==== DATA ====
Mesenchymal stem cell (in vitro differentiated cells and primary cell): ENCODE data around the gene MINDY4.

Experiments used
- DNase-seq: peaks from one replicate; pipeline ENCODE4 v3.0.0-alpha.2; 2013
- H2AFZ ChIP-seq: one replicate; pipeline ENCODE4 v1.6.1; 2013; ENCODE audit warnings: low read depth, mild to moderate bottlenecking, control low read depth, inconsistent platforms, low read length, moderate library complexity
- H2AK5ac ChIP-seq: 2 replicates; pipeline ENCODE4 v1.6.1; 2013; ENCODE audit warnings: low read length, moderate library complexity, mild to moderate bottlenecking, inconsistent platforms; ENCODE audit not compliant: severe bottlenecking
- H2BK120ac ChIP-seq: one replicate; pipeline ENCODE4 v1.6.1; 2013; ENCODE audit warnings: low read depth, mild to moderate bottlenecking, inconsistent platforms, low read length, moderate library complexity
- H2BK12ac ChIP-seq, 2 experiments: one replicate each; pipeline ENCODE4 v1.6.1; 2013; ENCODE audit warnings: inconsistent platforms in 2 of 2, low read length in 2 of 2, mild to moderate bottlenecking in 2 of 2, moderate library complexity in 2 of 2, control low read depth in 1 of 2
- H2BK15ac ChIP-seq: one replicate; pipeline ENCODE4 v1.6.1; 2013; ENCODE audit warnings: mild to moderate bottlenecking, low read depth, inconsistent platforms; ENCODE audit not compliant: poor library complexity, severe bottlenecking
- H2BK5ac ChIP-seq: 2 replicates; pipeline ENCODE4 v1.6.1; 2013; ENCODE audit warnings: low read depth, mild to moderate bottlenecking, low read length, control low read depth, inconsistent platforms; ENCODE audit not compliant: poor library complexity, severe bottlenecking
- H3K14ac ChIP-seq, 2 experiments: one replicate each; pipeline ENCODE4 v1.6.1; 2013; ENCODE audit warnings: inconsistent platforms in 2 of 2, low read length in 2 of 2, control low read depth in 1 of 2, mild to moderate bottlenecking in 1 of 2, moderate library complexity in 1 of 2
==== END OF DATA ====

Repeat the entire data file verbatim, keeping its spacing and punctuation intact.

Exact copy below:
Mesenchymal stem cell (in vitro differentiated cells and primary cell): ENCODE data around the gene MINDY4.

Experiments used
- DNase-seq: peaks from one replicate; pipeline ENCODE4 v3.0.0-alpha.2; 2013
- H2AFZ ChIP-seq: one replicate; pipeline ENCODE4 v1.6.1; 2013; ENCODE audit warnings: low read depth, mild to moderate bottlenecking, control low read depth, inconsistent platforms, low read length, moderate library complexity
- H2AK5ac ChIP-seq: 2 replicates; pipeline ENCODE4 v1.6.1; 2013; ENCODE audit warnings: low read length, moderate library complexity, mild to moderate bottlenecking, inconsistent platforms; ENCODE audit not compliant: severe bottlenecking
- H2BK120ac ChIP-seq: one replicate; pipeline ENCODE4 v1.6.1; 2013; ENCODE audit warnings: low read depth, mild to moderate bottlenecking, inconsistent platforms, low read length, moderate library complexity
- H2BK12ac ChIP-seq, 2 experiments: one replicate each; pipeline ENCODE4 v1.6.1; 2013; ENCODE audit warnings: inconsistent platforms in 2 of 2, low read length in 2 of 2, mild to moderate bottlenecking in 2 of 2, moderate library complexity in 2 of 2, control low read depth in 1 of 2
- H2BK15ac ChIP-seq: one replicate; pipeline ENCODE4 v1.6.1; 2013; ENCODE audit warnings: mild to moderate bottlenecking, low read depth, inconsistent platforms; ENCODE audit not compliant: poor library complexity, severe bottlenecking
- H2BK5ac ChIP-seq: 2 replicates; pipeline ENCODE4 v1.6.1; 2013; ENCODE audit warnings: low read depth, mild to moderate bottlenecking, low read length, control low read depth, inconsistent platforms; ENCODE audit not compliant: poor library complexity, severe bottlenecking
- H3K14ac ChIP-seq, 2 experiments: one replicate each; pipeline ENCODE4 v1.6.1; 2013; ENCODE audit warnings: inconsistent platforms in 2 of 2, low read length in 2 of 2, control low read depth in 1 of 2, mild to moderate bottlenecking in 1 of 2, moderate library complexity in 1 of 2